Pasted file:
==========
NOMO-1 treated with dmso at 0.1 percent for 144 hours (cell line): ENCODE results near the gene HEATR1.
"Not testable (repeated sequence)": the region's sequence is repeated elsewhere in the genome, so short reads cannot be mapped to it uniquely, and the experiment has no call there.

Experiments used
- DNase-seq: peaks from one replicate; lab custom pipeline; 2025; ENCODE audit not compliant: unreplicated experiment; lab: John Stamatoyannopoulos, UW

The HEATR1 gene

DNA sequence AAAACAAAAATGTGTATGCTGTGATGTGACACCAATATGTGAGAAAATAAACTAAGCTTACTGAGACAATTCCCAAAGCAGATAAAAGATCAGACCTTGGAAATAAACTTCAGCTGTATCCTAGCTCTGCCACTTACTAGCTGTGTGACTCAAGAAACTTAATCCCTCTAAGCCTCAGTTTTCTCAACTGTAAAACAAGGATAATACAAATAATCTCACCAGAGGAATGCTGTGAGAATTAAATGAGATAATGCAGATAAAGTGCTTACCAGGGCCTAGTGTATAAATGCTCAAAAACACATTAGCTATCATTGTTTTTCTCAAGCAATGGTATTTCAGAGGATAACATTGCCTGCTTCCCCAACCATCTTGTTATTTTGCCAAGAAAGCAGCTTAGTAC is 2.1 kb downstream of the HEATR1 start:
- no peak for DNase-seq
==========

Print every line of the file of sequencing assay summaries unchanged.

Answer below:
NOMO-1 treated with dmso at 0.1 percent for 144 hours (cell line): ENCODE results near the gene HEATR1.
"Not testable (repeated sequence)": the region's sequence is repeated elsewhere in the genome, so short reads cannot be mapped to it uniquely, and the experiment has no call there.

Experiments used
- DNase-seq: peaks from one replicate; lab custom pipeline; 2025; ENCODE audit not compliant: unreplicated experiment; lab: John Stamatoyannopoulos, UW

The HEATR1 gene

DNA sequence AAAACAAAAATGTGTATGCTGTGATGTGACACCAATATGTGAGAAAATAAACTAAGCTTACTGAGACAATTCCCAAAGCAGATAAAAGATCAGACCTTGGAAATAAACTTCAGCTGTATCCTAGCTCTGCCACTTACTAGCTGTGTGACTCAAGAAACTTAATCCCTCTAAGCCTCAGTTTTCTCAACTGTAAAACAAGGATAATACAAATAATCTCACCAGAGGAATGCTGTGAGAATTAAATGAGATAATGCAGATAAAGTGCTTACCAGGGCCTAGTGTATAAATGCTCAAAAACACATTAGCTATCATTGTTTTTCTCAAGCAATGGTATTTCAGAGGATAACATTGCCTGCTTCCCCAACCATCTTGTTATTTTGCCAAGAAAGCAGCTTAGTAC is 2.1 kb downstream of the HEATR1 start:
- no peak for DNase-seq